But the government has dragged its feet on converting assurances into action, and patience among the international community is wearing thin. The European Commission has linked improvements in Sri Lanka's human rights record to a pledge to resume granting tariff concessions under its Generalized System of Preferences plus (GSP+) for exports to the European Union, the largest market for Sri Lankan products.
The GSP+ allows developing countries to pay no duties on their exports to the EU. The island lost some 10,000 jobs as factories shut down in the wake of the EU suspension, which was imposed in August 2010 in protest at the Rajapaksa administration's failings on human rights.
If the EU were to reinstate the GSP+ tariffs, Sri Lanka could earn an additional $1.9 billion a year in exports -- primarily through its garments sector, according to current Finance Minister Ravi Karunanayake. But in mid-April, a European parliamentary group warned against granting the GSP+ concessions at an upcoming vote in May, accusing the Sri Lankan government of "not adequately tackling the culture of impunity by rewarding military officials guilty of human rights violations with government positions."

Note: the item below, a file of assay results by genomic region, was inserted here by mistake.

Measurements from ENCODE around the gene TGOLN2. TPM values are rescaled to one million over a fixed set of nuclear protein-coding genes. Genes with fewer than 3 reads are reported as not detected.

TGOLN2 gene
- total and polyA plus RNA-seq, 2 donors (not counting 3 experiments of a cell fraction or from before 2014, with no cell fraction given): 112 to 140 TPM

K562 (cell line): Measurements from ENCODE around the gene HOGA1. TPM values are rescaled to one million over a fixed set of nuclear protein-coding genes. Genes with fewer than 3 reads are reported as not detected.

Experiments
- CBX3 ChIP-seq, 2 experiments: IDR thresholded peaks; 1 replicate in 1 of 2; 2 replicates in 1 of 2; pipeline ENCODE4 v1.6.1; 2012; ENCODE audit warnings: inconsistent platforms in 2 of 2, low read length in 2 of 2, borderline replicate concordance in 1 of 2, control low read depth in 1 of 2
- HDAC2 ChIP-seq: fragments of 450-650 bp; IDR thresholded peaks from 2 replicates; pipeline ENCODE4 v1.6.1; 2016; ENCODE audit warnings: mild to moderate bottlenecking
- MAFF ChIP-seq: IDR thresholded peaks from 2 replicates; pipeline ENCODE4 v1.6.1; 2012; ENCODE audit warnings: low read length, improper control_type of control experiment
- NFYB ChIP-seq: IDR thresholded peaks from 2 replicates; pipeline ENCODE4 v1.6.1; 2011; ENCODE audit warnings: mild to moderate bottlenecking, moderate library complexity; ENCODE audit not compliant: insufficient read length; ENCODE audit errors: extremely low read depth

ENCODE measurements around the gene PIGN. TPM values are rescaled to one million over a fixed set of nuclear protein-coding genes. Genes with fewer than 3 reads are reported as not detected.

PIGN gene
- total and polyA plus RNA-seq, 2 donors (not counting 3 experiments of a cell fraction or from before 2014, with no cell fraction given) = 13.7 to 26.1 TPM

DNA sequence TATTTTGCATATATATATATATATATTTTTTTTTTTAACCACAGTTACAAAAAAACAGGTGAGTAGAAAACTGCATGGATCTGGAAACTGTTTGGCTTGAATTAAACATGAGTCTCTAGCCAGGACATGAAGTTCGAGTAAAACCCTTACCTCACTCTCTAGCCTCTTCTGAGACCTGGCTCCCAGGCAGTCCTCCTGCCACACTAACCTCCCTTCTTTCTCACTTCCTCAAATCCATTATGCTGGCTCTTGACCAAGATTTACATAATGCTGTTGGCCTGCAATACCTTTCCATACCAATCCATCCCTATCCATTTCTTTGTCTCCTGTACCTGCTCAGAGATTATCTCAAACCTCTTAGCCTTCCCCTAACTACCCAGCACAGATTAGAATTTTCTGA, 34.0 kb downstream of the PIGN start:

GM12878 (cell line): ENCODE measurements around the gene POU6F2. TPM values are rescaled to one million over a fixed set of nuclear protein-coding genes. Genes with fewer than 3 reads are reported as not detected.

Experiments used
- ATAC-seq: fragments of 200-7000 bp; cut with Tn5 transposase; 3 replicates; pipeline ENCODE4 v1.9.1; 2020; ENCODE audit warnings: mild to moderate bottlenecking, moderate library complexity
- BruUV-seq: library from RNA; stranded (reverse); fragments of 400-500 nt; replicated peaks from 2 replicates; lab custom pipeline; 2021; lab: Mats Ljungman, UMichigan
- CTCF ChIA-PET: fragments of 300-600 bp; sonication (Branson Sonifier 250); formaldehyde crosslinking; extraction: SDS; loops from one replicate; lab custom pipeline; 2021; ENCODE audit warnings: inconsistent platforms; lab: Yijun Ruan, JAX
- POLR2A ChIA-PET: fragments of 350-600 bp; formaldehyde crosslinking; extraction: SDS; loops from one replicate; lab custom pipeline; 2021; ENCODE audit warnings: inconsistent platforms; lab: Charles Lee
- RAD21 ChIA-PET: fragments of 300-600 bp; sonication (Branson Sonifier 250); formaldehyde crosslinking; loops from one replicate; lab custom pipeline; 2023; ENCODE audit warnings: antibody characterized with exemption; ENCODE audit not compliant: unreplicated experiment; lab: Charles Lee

Without the benefit of GSP+, Sri Lanka has struggled to compete with other Asian clothing exporters for EU market share. Vietnam, Pakistan and Cambodia all trailed Sri Lanka in 2009, earning $2.1 billion, $1.5 billion and $1.09 billion respectively from EU exports against Sri Lanka's $ 2.3 billion, according to the International Trade Centre, a joint agency of the World Trade Organization and the United Nations. By 2015, however, Vietnam's apparel exports to the EU had risen to $3.9 billion, Pakistan's to $2.9 billion and Cambodia's to $3.7 billion, with Sri Lanka stuck at $2.4 billion.